'Union spies' | Amazon removes controversial job listings

Amazon removes controversial job listings

It has been reported that the online retail giant Amazon has taken down two job adverts for ‘intelligence analysts’ which stated the new positions would involve reporting on union activity among workers.

The job advertisement for a role based in Phoenix shared that the successful candidate would be able to inform stakeholders on ‘sensitive topics’ including any labour organising threats to the business.

According to the BBC, the listing read: “Analysts must be capable of engaging and informing... stakeholders on sensitive topics that are highly confidential, including labour organising threats against the company.”

It also detailed that previous experience such as “officer in the intelligence community, the military, law enforcement, or a related global security role in the private sector”, would be desired for the role.

Yet, in a statement to the BBC, Amazon claimed that the wording “was not an accurate description of the role” and had since been corrected. However, new versions of the adverts have not appeared.

Instead, when searching for the pages, the BBC said it threw up an error message stating that the content had disappeared.

The firm suggested that it was standard practice for large businesses to employ people to carry such activities, but Amazon later added: “The job post was not an accurate description of the role – it was made in error and has since been corrected.”

‘Spying on employees’

Amazon has been accused of spying on staff, plus this latest job ad implies labour spying. A previous report from the Open Markets Institute suggested that the organisation used ‘security cameras integrated with sophisticated Artificial Intelligence to monitor and track employee movements’.

It also implied that the item scanners ‘also count of the number of seconds between each task assigned to the worker’. However, in response to this Amazon claimed that performance expectations are the norm in many businesses, which allows the firm to support those who are underperforming.

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“Like most companies, we have performance expectations for every Amazonian – whether they're a corporate employee or fulfilment centre associate – and we measure actual performance against those expectations,” Amazon told the BBC.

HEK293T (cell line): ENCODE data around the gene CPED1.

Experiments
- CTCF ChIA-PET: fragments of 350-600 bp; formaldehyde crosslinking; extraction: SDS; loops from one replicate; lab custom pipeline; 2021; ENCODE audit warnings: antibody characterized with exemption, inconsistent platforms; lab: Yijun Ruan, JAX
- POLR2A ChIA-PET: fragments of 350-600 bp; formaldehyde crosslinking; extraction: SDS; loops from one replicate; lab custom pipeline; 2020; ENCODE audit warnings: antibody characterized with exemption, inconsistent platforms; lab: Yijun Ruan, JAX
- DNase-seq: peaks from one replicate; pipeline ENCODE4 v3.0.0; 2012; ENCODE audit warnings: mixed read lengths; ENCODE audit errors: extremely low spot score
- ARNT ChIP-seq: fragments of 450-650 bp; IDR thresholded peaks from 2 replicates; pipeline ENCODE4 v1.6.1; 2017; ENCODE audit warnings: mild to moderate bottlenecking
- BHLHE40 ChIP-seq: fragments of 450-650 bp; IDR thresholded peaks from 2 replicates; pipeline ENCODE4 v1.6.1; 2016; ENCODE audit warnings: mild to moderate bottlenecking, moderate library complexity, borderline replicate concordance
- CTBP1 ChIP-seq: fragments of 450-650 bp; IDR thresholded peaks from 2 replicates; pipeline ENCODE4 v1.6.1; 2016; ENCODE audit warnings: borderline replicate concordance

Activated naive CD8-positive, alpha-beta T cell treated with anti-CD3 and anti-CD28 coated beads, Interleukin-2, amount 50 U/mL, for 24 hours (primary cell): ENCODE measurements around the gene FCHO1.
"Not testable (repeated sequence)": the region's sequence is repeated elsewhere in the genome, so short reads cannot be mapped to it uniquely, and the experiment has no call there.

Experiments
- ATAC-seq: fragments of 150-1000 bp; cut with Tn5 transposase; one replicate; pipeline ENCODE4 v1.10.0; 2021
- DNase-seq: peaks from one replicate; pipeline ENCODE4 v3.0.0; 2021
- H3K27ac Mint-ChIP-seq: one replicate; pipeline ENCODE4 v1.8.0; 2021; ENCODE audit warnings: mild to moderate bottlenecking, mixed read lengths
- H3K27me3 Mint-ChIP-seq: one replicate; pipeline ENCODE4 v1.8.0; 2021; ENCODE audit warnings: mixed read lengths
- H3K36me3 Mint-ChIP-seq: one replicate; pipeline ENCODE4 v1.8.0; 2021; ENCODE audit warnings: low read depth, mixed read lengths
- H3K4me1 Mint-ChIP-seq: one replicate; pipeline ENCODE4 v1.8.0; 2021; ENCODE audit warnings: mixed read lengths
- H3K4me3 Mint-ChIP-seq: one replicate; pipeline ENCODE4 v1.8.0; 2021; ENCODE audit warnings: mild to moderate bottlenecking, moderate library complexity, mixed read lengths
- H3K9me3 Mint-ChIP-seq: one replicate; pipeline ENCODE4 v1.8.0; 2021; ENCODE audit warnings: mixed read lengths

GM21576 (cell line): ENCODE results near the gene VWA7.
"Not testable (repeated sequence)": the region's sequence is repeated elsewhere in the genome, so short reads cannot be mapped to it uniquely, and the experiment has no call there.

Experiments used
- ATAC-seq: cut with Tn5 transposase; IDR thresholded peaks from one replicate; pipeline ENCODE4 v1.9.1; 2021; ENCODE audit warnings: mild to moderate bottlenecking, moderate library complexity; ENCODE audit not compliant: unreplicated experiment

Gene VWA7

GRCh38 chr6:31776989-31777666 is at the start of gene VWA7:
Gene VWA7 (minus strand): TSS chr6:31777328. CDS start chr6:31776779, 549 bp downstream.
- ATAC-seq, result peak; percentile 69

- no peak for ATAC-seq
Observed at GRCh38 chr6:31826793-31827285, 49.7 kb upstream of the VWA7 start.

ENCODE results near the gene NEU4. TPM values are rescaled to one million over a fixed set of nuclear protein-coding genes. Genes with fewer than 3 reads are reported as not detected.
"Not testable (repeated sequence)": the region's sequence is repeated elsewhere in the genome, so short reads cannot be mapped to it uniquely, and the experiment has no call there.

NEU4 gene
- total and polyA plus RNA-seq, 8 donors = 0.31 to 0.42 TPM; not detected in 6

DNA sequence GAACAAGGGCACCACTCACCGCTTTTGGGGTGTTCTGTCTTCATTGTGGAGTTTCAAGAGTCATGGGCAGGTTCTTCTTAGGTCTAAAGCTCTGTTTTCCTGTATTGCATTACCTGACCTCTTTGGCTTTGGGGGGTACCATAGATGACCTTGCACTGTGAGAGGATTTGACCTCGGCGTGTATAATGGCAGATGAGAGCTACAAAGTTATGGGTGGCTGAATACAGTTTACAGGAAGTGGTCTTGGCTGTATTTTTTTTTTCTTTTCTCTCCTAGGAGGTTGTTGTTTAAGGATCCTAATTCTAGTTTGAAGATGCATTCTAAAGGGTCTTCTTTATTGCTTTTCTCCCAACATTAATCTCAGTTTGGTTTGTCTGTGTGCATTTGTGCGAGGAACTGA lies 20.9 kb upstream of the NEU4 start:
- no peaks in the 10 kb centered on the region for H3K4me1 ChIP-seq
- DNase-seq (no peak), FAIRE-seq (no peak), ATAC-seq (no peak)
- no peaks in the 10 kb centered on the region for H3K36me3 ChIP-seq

“Associate performance is measured and evaluated over a long period of time as we know that a variety of things could impact the ability to meet expectations in any given day or hour. We support people who are not performing to the levels expected with dedicated coaching to help them improve,” the firm added.

What does UK law state?

Spying by companies on union activities has been illegal in the US since the National Labor Relations Act of 1935, however, what does potential spying like this mean for employees based in the UK?

According to Jeremy Coy, Associate at law firm Russell-Cooke, the indication made by Amazon to spy on worker unions could breach their privacy rights as employees. If an employer was to introduce something of a similar manner in the UK, he shared that they would need to inform staff on the decision.

“Amazon’s apparent proposal to observe their employees covertly while at work could breach their data protection and privacy rights, unless there is a lawful justification. It will be rare for such covert monitoring of workers to be justified. In most cases, employees would need to be informed that monitoring is taking place which may of course defeat the purpose,” he told HR Grapevine.

“Monitoring without any prior warning should only be used in exceptional circumstances such as a criminal investigation, on a strictly targeted basis and for a limited period of time.

“Employers who would like to keep tabs on their employees need to be mindful also of the risk that such action could amount to a breach of the implied term of mutual trust and confidence that exists between them and their employees,” Coy added.

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